“Just knowing it's in a spot where people who are dealing with something tough they’re going through and seeing (my artwork) and maybe it brings a smile to their face for the day really got me asking myself what can I do not only with art, but finding ways to also give back and help out other people,” Parkin said.

Since then, Parkin’s work has been gaining more and more attention, having been featured on TSN’s nationwide program Tim and Friends, as well as with Toronto Blue Jays ace pitch Alek Manoah. 

“I've been able to work in the past with Manoah,” Parkin said. “I've done a lot of stuff for his family and people from his area and other friends who work with the Blue Jays or play with the Blue Jays.” 

He also enjoyed some one-on-one time with one of his personal heroes, Canadian Football League legend Mike (Pinball) Clemons.

Parkin’s work was featured on a t-shirt that was used as part of a football school that featured the Grey Cup winning player and coach. When he attended the camp, he was immediately introduced to the football legend, an encounter Parkin has never forgotten.

“They just brought me right over Pinball Clemons and I was able to sit and talk to him for 15 or 20 minutes and got his autograph and a photo with him,” Parkin said, admitting he was shocked when intros were made and Clemons already knew who Parkin was. 

“I tried to hold it all in, but I still feel like I'm a fanboy at heart,” he said.  

Most recently, during the opening night of the current National Hockey League season, Pakin reimagined the team logos of Canada’s six clubs, giving each an Indigenous design, which were shared nationally by TSN. 

“I had one of the producers from TSN reach out and (say they) loved my art and wanted to work on something so we kept going back and forth on some ideas,” Parkin said. “We thought with the NHL season coming up, we would go with the Canadian teams. I put my own little twist on it. It just came down to making something unique and they shared it and it got such a great response.”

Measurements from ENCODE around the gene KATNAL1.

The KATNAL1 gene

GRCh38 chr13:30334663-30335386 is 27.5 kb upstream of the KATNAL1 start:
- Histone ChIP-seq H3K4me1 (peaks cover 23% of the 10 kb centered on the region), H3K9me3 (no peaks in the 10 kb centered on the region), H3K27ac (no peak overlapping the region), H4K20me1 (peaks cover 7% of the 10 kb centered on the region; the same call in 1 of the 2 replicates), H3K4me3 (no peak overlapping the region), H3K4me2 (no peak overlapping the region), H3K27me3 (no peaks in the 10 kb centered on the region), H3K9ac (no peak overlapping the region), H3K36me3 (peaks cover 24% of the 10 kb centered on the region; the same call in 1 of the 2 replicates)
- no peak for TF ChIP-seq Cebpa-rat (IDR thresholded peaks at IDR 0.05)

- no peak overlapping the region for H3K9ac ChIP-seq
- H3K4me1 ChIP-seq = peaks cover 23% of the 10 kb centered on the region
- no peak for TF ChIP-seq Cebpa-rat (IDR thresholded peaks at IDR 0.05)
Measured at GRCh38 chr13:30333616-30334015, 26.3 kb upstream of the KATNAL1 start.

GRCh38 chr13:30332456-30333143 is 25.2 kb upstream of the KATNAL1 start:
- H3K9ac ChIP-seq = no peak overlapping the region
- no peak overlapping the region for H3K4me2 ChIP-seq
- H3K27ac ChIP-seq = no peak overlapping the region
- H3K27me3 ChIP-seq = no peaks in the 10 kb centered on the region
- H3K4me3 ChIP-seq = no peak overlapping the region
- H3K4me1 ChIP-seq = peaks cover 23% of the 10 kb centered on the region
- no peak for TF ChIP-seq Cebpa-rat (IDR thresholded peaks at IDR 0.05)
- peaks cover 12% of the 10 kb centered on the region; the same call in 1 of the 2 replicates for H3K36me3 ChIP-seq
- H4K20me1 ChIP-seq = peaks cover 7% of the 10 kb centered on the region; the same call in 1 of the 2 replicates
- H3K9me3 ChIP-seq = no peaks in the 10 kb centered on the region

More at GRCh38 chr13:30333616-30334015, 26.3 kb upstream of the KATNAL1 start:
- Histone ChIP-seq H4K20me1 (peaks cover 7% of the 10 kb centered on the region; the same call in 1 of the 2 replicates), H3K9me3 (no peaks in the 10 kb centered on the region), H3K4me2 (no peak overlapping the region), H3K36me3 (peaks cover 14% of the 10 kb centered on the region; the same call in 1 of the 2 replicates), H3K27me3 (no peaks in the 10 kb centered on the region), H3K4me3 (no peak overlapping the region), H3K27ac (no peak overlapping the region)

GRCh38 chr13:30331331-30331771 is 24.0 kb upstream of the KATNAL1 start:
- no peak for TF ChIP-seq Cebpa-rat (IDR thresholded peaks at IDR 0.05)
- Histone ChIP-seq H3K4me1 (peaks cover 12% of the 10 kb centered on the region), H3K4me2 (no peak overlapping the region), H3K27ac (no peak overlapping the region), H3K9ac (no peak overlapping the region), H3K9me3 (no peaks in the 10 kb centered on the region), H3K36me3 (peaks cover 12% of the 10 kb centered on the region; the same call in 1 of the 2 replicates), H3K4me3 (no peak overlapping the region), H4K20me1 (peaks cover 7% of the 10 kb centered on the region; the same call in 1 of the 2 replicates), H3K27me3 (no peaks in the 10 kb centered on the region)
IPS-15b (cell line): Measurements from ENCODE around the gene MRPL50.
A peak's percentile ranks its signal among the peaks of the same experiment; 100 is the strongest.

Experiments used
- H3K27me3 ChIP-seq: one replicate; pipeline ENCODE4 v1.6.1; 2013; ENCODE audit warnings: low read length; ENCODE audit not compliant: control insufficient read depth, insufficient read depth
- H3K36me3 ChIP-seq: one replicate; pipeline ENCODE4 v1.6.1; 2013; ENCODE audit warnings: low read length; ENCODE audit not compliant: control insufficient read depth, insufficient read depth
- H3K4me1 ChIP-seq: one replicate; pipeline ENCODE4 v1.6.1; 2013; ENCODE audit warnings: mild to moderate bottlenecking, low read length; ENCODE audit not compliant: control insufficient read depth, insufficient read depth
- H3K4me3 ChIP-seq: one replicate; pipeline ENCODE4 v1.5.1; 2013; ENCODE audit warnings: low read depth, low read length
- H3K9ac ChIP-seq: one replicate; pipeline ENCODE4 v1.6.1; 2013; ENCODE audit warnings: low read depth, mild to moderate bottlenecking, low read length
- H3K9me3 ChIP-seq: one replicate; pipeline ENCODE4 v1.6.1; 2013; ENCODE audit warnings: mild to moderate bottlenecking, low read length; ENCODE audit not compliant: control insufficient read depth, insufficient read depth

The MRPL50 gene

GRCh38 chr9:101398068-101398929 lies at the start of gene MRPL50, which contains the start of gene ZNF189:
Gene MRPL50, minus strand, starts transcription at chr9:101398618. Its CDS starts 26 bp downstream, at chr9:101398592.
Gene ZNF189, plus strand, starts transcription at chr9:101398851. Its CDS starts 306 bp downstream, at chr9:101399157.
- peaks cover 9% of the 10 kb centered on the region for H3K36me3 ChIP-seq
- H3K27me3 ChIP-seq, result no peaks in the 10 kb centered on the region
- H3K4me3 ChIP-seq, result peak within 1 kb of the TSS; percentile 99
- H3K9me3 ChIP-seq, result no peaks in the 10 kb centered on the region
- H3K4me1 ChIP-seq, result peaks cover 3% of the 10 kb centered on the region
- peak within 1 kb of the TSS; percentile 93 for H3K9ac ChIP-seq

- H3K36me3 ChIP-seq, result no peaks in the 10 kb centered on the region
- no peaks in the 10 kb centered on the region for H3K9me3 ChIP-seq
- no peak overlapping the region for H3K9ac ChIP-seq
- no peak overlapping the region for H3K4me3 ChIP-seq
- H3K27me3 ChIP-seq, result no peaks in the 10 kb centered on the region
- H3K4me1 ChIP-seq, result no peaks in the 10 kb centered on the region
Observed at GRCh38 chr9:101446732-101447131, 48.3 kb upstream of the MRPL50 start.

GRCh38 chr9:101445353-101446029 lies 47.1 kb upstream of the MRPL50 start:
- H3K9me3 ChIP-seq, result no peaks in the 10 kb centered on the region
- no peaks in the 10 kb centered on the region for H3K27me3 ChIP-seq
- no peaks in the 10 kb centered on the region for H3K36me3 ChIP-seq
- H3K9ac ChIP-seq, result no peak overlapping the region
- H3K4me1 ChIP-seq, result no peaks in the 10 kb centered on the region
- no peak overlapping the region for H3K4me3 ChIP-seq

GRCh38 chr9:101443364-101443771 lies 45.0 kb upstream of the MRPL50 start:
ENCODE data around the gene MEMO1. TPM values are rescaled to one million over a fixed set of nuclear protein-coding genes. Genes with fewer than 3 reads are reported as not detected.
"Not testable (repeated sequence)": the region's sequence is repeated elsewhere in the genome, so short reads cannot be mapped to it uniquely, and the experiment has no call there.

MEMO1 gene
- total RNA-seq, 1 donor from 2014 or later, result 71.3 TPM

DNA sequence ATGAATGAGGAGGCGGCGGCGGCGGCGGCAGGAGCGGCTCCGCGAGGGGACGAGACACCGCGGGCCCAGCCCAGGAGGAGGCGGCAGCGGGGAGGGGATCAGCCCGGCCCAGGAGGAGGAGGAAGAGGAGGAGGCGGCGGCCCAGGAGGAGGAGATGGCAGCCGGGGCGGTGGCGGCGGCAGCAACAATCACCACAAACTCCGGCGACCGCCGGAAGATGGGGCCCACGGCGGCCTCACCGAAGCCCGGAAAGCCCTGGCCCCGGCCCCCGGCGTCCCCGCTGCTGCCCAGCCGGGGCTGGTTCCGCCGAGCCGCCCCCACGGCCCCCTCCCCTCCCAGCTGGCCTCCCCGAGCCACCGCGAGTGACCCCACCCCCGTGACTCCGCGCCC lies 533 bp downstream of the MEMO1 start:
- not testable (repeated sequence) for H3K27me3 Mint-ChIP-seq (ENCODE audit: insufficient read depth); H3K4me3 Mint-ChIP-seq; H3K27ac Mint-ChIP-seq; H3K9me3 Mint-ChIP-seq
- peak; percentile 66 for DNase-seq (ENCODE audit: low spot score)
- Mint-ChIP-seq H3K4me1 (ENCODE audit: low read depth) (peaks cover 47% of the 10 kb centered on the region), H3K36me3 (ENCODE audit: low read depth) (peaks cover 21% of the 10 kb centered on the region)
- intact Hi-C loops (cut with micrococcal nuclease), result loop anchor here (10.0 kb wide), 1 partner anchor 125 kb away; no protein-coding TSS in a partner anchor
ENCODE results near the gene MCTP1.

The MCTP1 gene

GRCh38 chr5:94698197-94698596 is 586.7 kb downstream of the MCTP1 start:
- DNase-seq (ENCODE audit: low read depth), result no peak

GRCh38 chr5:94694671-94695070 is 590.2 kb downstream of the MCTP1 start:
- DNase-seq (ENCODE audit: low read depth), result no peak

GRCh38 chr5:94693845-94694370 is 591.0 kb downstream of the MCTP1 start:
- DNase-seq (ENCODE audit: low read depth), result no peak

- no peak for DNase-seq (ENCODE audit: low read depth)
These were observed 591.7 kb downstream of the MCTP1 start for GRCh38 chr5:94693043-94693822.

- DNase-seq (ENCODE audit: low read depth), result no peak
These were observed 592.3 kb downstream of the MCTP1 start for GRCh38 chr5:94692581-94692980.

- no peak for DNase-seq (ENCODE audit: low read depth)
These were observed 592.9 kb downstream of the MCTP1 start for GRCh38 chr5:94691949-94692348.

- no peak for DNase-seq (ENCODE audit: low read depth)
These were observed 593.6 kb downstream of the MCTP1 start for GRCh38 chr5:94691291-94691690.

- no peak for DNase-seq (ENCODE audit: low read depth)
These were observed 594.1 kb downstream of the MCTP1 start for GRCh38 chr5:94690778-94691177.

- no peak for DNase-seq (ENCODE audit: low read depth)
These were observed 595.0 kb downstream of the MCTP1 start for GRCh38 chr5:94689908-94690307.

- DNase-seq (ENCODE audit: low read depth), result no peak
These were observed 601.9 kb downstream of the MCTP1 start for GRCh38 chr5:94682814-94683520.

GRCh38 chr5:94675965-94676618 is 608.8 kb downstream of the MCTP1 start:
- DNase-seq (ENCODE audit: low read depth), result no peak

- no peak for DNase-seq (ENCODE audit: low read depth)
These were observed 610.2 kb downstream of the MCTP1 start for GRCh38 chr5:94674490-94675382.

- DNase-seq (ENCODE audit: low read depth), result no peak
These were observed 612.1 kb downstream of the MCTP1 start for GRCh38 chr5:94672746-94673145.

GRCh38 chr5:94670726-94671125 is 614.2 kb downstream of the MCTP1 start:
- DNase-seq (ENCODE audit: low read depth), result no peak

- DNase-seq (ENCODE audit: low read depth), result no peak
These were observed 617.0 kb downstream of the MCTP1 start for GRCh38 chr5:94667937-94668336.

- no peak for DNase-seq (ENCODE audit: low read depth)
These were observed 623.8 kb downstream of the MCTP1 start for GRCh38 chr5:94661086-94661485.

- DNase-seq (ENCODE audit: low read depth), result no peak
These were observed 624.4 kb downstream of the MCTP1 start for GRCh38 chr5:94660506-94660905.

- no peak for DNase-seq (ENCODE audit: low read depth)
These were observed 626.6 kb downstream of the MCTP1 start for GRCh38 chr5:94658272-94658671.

Examples of Pakin’s twists include the Leafs logo, which incorporates the Toronto Arenas T with the CN Tower, inside a throwback Maple Leafs logo, while the Montreal Canadiens logo includes the city’s skyline in front of the H inside the C. 

“It was pretty exciting,” he said of the project, which was also a practice in patience. “When I'm working with a lot of these people and teams, there's a lot of people it has to go through and a lot of time on their end (to get approvals),” Parkin said. “(The hardest part was) trying to hold in, knowing I had this opportunity. When I actually saw it posted, when I could share it, it was pretty exciting because now I was sharing with people who didn't necessarily even know I was working on something like that.”

Parkin also revealed that a plan to unveil an alternate Leafs jersey for the recent pre-season game versus Ottawa in Belleville were stalled due to manufacturing issues, but work with the club may happen down the road. In the meantime, he’s got plenty on his plate, thanks to his many successes.

“I have a lot of stuff coming up,” he said. “I've worked with the (Toronto) Argos on some stuff, I have some more local teams coming (I’m working with). I have an OHL team I'm working with this coming year to design a jersey as well.”

Art may not be imitating like for Pakin, but it certainly is opening a lot of doors. 

“Like I said, the support of the community has given me these opportunities.  I can't believe from where I started to where I am now.”

If the constant success isn’t motivation enough, Parkin and his wife have a 13-month-old at home to keep him focused on the future. 

“When I started, it was just (creating artwork of) a lot of the teams that I enjoy,” he said. “My walls were full of my own art.” 

Now, however, his work has a different purpose.

“A lot of this is to try to set up a future for my son so hopefully one day he'll be able to look back and see of all the stuff we've been able to do,” Parkin said. “It inspires me to keep working for him.” 

Jan Murphy is a Local Journalism Initiative reporter who works out of the Belleville Intelligencer. The Local Journalism Initiative is funded by the Government of Canada